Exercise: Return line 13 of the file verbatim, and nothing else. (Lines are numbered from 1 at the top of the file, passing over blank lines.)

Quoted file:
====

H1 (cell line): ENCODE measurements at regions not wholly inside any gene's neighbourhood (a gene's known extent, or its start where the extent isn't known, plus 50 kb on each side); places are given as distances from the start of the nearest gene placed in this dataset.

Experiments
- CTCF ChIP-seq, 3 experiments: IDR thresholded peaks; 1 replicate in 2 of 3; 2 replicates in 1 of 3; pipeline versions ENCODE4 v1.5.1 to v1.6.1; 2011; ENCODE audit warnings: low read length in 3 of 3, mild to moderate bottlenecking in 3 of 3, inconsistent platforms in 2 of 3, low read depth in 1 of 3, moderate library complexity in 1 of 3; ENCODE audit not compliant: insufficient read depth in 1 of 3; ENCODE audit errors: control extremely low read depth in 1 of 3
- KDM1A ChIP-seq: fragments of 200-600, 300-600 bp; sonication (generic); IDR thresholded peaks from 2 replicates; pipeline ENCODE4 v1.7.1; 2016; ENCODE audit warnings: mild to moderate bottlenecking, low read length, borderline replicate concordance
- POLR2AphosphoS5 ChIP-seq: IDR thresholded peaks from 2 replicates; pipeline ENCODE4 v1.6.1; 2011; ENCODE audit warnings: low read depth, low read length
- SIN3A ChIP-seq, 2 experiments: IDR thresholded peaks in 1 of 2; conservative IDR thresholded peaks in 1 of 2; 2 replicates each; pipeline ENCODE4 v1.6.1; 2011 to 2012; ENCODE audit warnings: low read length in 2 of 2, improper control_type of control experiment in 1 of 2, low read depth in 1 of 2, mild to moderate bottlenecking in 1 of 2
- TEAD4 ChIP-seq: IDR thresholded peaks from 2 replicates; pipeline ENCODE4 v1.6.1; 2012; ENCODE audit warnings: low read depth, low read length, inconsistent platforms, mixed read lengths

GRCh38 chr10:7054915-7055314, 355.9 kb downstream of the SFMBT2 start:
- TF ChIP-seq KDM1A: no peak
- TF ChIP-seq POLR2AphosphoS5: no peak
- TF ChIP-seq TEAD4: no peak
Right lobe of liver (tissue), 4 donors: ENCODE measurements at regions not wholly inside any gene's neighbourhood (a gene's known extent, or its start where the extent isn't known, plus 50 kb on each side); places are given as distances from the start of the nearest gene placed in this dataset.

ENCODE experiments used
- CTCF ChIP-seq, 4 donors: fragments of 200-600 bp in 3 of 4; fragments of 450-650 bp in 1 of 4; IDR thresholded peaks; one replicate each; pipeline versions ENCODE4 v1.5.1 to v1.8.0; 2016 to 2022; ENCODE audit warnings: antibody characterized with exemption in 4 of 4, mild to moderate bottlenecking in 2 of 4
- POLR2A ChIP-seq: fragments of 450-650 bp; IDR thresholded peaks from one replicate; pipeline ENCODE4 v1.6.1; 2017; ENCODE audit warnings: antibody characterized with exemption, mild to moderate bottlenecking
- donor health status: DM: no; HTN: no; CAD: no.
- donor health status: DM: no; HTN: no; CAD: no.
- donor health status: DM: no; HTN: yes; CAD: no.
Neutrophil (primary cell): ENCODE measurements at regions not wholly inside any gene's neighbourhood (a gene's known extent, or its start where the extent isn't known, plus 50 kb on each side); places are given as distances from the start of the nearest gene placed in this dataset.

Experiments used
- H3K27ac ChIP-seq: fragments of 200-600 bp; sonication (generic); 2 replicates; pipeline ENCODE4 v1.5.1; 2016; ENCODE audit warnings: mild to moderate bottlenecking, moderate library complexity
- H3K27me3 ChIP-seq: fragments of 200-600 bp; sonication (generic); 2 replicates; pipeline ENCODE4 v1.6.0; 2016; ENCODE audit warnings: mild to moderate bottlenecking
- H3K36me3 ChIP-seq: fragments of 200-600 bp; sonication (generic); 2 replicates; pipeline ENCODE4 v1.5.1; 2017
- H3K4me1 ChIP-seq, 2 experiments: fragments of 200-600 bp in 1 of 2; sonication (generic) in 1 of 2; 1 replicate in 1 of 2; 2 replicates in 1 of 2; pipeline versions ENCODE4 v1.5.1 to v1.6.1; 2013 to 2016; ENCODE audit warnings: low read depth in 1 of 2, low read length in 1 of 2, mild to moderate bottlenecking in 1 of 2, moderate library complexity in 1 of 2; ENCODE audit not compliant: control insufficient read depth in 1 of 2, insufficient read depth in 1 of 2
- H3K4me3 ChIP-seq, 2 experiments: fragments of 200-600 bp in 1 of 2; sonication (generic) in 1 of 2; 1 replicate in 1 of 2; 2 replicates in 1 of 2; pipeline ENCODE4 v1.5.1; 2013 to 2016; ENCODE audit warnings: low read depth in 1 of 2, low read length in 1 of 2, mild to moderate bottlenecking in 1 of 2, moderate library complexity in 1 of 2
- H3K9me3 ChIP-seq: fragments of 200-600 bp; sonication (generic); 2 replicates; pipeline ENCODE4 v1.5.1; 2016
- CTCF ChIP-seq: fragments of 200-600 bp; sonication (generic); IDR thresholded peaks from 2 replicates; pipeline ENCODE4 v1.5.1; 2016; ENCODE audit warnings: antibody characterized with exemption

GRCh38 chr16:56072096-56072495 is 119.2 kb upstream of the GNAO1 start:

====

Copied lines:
ENCODE experiments used